100%

Scanned image of the page. Keyboard directions: use + to zoom in, - to zoom out, arrow keys to pan inside the viewer.

Page Options

Download this Issue

Share

Something wrong?

Something wrong with this page? Report problem.

Rights / Permissions

This collection, digitized in collaboration with the Michigan Daily and the Board for Student Publications, contains materials that are protected by copyright law. Access to these materials is provided for non-profit educational and research purposes. If you use an item from this collection, it is your responsibility to consider the work's copyright status and obtain any required permission.

March 03, 1995 - Image 4

Resource type:
Text
Publication:
The Michigan Daily, 1995-03-03

Disclaimer: Computer generated plain text may have errors. Read more about this.

4 - The Michigan Daily - Friday, March 3, 1995

Ole £ihigwu laivg

MICHAEL ROSENBERG

Ross ARE READ

01

420 Maynard
Ann Arbor, MI 48109
Edited and managed by
students at the
University of Michigan

I I

MICHAEL ROSENBERG
Editor in Chief
JULIE BECKER
JAMES NASH
Editorial Page Editors

Dreams, even hoop
dreams, can be fleeting

Unless otherwise noted, unsigned editorials reflect the opinion of a majority of the Daily's editorial board. All
other articles, letters, and cartoons do not necessarily reflect the opinion of The Michigan Daily.

New blood

Housing director will
A fter an intensive search process that
began last year, the University recently
tapped William Zeller of Washington State
University as its new housing director. With
this sound choice, the University can begin to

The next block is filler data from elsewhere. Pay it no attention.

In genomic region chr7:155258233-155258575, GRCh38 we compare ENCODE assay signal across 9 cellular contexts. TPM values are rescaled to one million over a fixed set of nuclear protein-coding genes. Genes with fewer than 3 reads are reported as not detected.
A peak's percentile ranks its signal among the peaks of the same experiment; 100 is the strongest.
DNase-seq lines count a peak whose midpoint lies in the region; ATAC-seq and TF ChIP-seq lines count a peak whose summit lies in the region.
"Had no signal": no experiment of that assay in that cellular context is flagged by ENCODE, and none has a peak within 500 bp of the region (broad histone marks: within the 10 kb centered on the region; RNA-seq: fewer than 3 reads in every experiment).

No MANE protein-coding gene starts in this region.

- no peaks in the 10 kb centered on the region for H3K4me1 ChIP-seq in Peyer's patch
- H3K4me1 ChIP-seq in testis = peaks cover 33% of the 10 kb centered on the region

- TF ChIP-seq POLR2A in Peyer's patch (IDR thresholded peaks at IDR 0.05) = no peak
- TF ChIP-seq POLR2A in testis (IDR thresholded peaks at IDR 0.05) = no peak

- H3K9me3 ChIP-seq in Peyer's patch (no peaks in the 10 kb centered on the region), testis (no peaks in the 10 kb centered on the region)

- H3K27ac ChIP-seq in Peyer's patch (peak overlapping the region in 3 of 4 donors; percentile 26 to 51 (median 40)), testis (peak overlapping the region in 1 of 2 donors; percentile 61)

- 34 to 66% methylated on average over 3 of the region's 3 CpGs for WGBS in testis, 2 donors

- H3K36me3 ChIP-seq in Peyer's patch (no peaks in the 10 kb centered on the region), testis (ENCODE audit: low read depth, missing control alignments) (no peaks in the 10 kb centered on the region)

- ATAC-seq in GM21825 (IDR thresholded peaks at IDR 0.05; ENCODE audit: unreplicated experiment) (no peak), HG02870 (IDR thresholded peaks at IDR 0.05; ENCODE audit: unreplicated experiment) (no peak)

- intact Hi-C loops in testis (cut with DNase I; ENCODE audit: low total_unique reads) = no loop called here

meet some of the challenges facing the stu-
dent housing system.
Zellerhas accumulated an impressive record
at Washington State. He won praise for his
attention to student concerns and was effec-
tive in dealing with student organizations and
leadership training. Even more heartening about
his selection is the fact that the process was
open, with student input playing an integral
part. Students would be more comfortable
with Zeller knowing that they played a part in
selecting him.
The openness and student participation of
Zeller's selection should carry over into his
administration. Nobody can successfully run
the University housing system without con-
stant exposure to the facilities and input from
students. Zeller should spend time in the
residence halls and eat at the dining facilities.
He should maintain contact with residents
and be open to student concerns. Accessibil-
ity must be a priority as Zeller prepares to
mnake changes to the housing system.
N These changes are needed, if for no other
reason than the flight of students from Uni-
Eversity housing to off-campus accommoda-
rtions. The declining reapplication rate in
recent years demonstrates that something is
obviously wrong. Zeller needs to identify the

face tough challenges
problems with University housing ifhe wishes
to attract students to the system. Once again,
student input will be needed. Clearly, the
system is failing many students. Zeller will
need to determine how and address the prob-
lems.
One of the biggest issues that Zeller will
face is the University's stated desire to expand
its system of living/learning programs. These
offerings - which currently include the Resi-
dential College, the Pilot Program and the 21st
Century Program - design academic pro-
grams around specific residence halls. In theory,
this is a laudable effort to personalize the
University and integrate academics and extra-
curricular activities. However, it does not al-
ways work well in practice - there is a lack
of follow-through on ideas and a general lack
of student enthusiasm. Before the University
creates new living/learning programs, it needs
to evaluate existing ones. Expansion should
not be hasty. And given the questionable
performance of some of the programs, it may
well be prudent to strengthen the existing
programs before creating new ones.
The selection of Zeller as housing direc-
tor brings hope to a troubled area of the
University. He faces many challenges, from
accessibility and falling reapplication rates
to addressing the issue of living/learning
programs more constructively than the Uni-
versity has in recent years. His move to
Michigan should spur developments that ben-